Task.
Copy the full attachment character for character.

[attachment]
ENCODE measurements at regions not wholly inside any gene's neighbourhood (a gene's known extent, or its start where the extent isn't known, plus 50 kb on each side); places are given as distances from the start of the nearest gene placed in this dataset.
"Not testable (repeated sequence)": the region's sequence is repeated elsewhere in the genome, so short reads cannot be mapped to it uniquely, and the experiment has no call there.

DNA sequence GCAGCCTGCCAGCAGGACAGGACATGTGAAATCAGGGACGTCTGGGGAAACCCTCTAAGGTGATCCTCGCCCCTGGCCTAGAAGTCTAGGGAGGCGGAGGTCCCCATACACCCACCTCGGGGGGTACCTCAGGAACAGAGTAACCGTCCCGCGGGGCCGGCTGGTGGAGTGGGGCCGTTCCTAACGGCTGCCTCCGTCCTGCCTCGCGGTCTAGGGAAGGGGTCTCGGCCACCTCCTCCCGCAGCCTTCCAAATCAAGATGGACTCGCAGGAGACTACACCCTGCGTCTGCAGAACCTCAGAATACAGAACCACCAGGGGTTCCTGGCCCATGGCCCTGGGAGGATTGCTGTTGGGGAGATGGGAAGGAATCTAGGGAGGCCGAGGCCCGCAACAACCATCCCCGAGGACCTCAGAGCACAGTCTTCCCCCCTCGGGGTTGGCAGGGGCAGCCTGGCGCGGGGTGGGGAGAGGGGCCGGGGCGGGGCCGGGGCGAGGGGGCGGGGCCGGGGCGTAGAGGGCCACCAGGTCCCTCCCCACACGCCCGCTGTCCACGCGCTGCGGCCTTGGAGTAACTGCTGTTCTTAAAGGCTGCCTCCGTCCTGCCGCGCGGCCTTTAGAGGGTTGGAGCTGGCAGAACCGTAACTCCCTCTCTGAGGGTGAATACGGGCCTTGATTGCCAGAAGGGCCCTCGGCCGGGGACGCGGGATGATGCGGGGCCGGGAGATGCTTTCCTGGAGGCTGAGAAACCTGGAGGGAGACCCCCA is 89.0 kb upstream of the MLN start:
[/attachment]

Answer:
ENCODE measurements at regions not wholly inside any gene's neighbourhood (a gene's known extent, or its start where the extent isn't known, plus 50 kb on each side); places are given as distances from the start of the nearest gene placed in this dataset.
"Not testable (repeated sequence)": the region's sequence is repeated elsewhere in the genome, so short reads cannot be mapped to it uniquely, and the experiment has no call there.

DNA sequence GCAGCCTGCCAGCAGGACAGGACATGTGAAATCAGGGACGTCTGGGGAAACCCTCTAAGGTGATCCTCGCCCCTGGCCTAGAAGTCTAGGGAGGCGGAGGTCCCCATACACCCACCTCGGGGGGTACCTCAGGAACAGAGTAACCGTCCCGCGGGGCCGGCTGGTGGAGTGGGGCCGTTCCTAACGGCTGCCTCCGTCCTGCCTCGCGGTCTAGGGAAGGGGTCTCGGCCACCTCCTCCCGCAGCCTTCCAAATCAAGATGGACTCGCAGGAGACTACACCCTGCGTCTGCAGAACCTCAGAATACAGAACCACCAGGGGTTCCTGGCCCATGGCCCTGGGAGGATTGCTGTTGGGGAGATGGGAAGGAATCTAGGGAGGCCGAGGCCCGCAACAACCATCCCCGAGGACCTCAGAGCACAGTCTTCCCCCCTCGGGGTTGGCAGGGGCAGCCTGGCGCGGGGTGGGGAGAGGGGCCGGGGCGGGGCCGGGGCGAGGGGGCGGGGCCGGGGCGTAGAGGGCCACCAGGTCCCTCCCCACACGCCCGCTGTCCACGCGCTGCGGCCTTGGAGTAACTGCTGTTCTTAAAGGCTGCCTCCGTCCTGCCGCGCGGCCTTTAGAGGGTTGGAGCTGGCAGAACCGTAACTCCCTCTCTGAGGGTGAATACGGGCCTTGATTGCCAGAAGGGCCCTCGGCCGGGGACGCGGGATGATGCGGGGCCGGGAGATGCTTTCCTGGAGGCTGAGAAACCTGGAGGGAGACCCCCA is 89.0 kb upstream of the MLN start: